A prisoner raising an Eighth Amendment claim against a prison official therefore must satisfy two requirements. The first one is an objective standard: "[T]he deprivation alleged must be, objectively, 'sufficiently serious.'" Farmer, 511 U.S. at -, 114 S.Ct. at 1977. As the Court explained in Farmer, "a prison official's act or omission must result in the denial of the minimal civilized measure of life's necessities." Id. The second requirement is a subjective one: "[A] prison official must have a 'sufficiently culpable state of mind,'" one that the Court has defined as "deliberate indifference." Id; see Hudson v. McMillian, 503 U.S. 1, 5, 112 S.Ct. 995, 998, 117 L.Ed.2d 156 (1992) ("[T]he appropriate inquiry when an inmate alleges that prison officials failed to attend to serious medical needs is whether the officials exhibited 'deliberate indifference.'"); Estelle v. Gamble, 429 U.S. 97, 104, 97 S.Ct. 285, 291, 50 L.Ed.2d 251 (1976) ("[D]eliberate indifference to serious medical needs of prisoners constitutes the 'unnecessary and wanton infliction of pain.'").

Vance v. Peters, 97 F.3d 987, 991-992 (7th Cir. 1996), cert. denied, 520 U.S. 1230 (1997). However, the Supreme Court stressed that this test is not an insurmountable hurdle for inmates raising Eighth Amendment claims:

[A]n Eighth Amendment claimant need not show that a prison official acted or failed to act believing that harm actually would befall an inmate; it is enough that the official acted or failed to act despite his knowledge of a substantial risk of serious harm.... Whether a prison official had the requisite knowledge of a substantial risk is a question of fact subject to demonstration in the usual ways, including inference from circumstantial evidence,... and a factfinder may conclude that a prison official knew of a substantial risk from the very fact that the risk was obvious.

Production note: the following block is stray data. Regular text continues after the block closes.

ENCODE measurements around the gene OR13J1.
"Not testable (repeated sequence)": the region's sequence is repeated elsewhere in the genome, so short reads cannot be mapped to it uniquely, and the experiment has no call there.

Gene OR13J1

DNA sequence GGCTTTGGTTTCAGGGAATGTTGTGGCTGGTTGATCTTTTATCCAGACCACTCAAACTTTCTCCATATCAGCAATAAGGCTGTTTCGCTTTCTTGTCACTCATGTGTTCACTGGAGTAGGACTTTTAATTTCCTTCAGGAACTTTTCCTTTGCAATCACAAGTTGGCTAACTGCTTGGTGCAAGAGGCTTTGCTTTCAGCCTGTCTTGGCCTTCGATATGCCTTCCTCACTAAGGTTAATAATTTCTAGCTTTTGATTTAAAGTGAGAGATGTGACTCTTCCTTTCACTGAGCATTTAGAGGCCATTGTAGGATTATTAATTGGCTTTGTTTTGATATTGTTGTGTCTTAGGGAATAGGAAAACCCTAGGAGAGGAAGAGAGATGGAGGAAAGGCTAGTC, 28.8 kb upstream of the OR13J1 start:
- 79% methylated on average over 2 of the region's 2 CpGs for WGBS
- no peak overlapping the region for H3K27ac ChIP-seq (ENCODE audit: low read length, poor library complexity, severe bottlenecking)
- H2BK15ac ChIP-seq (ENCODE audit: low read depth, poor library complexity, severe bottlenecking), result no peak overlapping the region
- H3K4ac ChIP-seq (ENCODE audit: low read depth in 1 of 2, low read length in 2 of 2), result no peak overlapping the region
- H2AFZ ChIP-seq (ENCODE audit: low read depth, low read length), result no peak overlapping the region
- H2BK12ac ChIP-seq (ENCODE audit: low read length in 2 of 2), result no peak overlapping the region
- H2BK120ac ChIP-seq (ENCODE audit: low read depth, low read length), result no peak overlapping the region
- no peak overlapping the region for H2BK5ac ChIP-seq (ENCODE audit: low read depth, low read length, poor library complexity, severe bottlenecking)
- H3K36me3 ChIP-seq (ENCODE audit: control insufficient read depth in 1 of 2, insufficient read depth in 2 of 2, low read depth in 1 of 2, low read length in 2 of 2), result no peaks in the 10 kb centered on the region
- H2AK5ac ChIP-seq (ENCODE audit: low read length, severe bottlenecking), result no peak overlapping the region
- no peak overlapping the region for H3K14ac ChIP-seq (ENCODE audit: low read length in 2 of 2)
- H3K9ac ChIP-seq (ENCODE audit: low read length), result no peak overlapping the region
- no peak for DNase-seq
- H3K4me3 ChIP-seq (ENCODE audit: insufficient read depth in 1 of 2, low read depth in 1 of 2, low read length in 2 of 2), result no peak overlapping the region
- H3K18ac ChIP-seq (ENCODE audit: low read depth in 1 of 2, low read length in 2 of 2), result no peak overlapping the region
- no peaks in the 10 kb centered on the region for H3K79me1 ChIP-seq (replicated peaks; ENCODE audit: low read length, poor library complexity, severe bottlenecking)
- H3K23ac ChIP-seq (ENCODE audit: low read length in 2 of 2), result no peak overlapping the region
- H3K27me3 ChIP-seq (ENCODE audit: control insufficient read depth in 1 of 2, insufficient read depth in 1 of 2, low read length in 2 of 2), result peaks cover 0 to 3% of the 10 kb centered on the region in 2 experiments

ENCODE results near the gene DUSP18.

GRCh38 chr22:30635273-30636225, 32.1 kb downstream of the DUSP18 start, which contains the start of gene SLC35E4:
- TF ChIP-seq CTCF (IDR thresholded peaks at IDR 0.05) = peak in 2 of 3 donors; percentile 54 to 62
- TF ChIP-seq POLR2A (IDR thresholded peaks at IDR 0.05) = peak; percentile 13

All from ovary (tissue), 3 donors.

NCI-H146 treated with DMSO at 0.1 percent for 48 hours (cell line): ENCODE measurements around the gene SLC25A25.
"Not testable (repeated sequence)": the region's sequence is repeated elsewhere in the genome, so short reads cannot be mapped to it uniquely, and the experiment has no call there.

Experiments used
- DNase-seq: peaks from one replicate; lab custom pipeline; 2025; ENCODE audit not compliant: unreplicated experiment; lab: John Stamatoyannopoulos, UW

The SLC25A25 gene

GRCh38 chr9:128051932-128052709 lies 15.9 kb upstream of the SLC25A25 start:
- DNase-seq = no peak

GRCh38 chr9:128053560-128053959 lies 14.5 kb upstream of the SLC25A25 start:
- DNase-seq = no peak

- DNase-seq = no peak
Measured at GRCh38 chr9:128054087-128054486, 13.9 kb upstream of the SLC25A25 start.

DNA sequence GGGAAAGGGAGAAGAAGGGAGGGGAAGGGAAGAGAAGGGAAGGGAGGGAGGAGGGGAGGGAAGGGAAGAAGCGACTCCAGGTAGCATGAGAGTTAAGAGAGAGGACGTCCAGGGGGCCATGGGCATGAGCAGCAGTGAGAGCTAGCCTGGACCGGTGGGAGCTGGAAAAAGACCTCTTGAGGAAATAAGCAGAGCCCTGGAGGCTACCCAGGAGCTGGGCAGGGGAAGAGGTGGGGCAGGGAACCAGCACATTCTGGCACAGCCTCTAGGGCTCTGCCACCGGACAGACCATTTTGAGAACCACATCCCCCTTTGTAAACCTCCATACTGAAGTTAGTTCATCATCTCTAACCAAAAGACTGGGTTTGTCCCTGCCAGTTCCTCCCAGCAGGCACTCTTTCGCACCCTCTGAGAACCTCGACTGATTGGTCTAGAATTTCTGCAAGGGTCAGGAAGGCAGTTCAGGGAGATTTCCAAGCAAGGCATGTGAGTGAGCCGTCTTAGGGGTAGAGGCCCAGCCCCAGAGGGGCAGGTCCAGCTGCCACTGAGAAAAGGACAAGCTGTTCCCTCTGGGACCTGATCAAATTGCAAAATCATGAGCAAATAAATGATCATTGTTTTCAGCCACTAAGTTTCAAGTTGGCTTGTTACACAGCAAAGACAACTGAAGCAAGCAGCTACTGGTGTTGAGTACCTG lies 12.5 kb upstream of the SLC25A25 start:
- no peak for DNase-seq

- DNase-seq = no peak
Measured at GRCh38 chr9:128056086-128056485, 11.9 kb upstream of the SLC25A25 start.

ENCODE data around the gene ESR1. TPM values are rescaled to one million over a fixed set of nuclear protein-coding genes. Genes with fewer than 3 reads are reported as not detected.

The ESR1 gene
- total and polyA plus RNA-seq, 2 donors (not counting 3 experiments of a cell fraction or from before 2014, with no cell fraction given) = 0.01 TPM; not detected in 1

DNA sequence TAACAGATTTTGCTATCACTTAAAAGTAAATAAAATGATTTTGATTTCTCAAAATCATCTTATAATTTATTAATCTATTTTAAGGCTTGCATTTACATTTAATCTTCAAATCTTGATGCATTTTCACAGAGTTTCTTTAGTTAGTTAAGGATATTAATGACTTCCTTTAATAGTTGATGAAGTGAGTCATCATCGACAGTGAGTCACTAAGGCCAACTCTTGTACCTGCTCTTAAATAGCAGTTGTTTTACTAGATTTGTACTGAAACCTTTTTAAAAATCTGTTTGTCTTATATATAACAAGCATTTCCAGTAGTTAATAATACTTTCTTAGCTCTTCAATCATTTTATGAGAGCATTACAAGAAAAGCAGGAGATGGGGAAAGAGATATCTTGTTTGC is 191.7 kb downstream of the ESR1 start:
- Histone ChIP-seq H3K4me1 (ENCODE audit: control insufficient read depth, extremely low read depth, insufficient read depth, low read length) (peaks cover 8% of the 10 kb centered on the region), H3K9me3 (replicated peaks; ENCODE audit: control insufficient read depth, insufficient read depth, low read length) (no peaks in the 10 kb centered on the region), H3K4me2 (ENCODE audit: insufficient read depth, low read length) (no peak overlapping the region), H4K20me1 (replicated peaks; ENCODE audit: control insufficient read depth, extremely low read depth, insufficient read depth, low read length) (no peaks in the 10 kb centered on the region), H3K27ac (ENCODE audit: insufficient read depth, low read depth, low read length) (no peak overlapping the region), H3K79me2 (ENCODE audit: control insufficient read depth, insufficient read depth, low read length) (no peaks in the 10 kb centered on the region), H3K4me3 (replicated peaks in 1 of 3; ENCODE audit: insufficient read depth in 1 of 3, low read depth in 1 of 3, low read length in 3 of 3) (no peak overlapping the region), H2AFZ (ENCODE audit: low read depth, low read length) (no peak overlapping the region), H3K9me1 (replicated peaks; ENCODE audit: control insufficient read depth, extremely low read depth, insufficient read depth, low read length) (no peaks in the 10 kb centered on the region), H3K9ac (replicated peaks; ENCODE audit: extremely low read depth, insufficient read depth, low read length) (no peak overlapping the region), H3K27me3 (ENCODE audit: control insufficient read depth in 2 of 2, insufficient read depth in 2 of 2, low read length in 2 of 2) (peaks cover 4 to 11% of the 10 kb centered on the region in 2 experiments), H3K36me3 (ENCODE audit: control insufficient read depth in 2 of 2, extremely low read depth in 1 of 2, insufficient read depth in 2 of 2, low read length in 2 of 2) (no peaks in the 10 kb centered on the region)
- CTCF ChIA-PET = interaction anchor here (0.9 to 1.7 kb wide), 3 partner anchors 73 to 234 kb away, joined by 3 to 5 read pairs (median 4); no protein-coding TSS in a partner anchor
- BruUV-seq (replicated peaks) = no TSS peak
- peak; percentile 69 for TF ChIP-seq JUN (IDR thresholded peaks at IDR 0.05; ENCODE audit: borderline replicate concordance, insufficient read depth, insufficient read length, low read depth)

Farmer, 511 U.S. at 842.

The Seventh Circuit's decisions following this standard for deliberate indifference in the denial or delay of medical care require evidence of a defendant's actual knowledge of, or reckless disregard for, a substantial risk of harm. The Circuit also recognizes that a defendant's inadvertent error, negligence or even ordinary malpractice is insufficient to rise to the level of an Eighth Amendment constitutional violation.

Neglect of a prisoner's health becomes a violation of the Eighth Amendment only if the prison official named as defendant is deliberately indifferent to the prisoner's health -- that is, only if he 'knows of and disregards an excessive risk to inmate health or safety.'

Williams v. O'Leary, 55 F.3d 320, 324 (7th Cir.), cert. denied, 516 U.S. 993 (1995); see also Steele, 82 F.3d at 179 (concluding there was insufficient evidence of doctor's knowledge of serious medical risk or of his deliberate indifference to that risk; emphasizing that even malpractice is not enough proof under Farmer); Miller v. Neathery, 52 F.3d 634, 638-39 (7th Cir. 1995) (applying Farmer mandate in jury instruction). However, a plaintiff inmate need not prove that a defendant intended the harm that ultimately transpired or believed the harm would occur. Haley v. Gross, 86 F.3d 630, 641 (7th Cir. 1996).

Knox first alleges that the disorder causing his seizures and the injuries he suffered as a result of the removal of his anti-seizure medication are sufficiently serious to raise an eighth amendment claim. Knox claims that injuries he received, including those to the left side of his body and a concussion, were a direct result of the denial of his anti-seizure medication*fn2. Symptoms of seizures may lead to injury resulting from a fall or striking an object while convulsing. Knox's seizures had the possibility of leading to such injuries, and therefore can be held to be sufficiently serious to raise an Eighth amendment claim.